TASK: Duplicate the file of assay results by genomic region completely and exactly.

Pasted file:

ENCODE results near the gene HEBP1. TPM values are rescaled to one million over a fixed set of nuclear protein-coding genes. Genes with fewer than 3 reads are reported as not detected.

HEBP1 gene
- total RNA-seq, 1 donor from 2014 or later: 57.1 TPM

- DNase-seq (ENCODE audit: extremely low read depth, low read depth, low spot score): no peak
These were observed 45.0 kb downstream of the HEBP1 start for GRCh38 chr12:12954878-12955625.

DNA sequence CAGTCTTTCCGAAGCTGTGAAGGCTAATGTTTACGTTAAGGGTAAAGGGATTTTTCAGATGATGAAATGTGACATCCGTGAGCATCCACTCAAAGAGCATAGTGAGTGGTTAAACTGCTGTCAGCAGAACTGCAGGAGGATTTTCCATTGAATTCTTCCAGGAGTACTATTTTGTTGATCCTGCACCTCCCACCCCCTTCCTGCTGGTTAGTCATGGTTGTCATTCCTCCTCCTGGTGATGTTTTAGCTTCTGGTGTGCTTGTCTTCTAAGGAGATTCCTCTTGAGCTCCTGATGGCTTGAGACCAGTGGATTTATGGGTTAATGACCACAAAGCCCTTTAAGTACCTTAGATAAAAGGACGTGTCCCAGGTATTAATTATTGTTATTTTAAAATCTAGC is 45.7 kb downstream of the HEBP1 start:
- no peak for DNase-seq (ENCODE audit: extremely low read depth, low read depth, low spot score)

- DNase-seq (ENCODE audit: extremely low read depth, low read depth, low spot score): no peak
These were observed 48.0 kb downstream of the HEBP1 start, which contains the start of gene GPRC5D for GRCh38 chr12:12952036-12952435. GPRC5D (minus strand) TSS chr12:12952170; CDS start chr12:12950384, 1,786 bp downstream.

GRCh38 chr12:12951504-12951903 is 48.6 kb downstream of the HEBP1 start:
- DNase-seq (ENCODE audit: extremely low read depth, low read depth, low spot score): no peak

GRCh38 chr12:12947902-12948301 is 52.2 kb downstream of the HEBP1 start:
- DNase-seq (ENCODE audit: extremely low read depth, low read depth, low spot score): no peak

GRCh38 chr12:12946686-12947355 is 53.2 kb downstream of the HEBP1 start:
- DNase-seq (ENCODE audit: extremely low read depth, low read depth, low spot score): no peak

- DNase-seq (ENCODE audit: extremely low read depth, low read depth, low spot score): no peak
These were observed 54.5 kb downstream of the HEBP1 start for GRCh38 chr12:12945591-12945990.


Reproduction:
ENCODE results near the gene HEBP1. TPM values are rescaled to one million over a fixed set of nuclear protein-coding genes. Genes with fewer than 3 reads are reported as not detected.

HEBP1 gene
- total RNA-seq, 1 donor from 2014 or later: 57.1 TPM

- DNase-seq (ENCODE audit: extremely low read depth, low read depth, low spot score): no peak
These were observed 45.0 kb downstream of the HEBP1 start for GRCh38 chr12:12954878-12955625.

DNA sequence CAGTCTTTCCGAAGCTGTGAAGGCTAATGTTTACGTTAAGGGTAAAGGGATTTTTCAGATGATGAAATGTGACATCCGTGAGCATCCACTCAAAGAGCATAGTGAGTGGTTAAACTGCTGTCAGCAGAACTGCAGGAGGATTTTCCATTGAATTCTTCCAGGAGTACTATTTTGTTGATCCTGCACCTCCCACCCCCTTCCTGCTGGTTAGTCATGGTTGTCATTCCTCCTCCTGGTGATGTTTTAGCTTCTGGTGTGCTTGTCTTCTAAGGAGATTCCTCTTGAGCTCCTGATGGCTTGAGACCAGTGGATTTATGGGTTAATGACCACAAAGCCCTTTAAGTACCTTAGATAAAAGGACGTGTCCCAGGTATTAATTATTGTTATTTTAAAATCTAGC is 45.7 kb downstream of the HEBP1 start:
- no peak for DNase-seq (ENCODE audit: extremely low read depth, low read depth, low spot score)

- DNase-seq (ENCODE audit: extremely low read depth, low read depth, low spot score): no peak
These were observed 48.0 kb downstream of the HEBP1 start, which contains the start of gene GPRC5D for GRCh38 chr12:12952036-12952435. GPRC5D (minus strand) TSS chr12:12952170; CDS start chr12:12950384, 1,786 bp downstream.

GRCh38 chr12:12951504-12951903 is 48.6 kb downstream of the HEBP1 start:
- DNase-seq (ENCODE audit: extremely low read depth, low read depth, low spot score): no peak

GRCh38 chr12:12947902-12948301 is 52.2 kb downstream of the HEBP1 start:
- DNase-seq (ENCODE audit: extremely low read depth, low read depth, low spot score): no peak

GRCh38 chr12:12946686-12947355 is 53.2 kb downstream of the HEBP1 start:
- DNase-seq (ENCODE audit: extremely low read depth, low read depth, low spot score): no peak

- DNase-seq (ENCODE audit: extremely low read depth, low read depth, low spot score): no peak
These were observed 54.5 kb downstream of the HEBP1 start for GRCh38 chr12:12945591-12945990.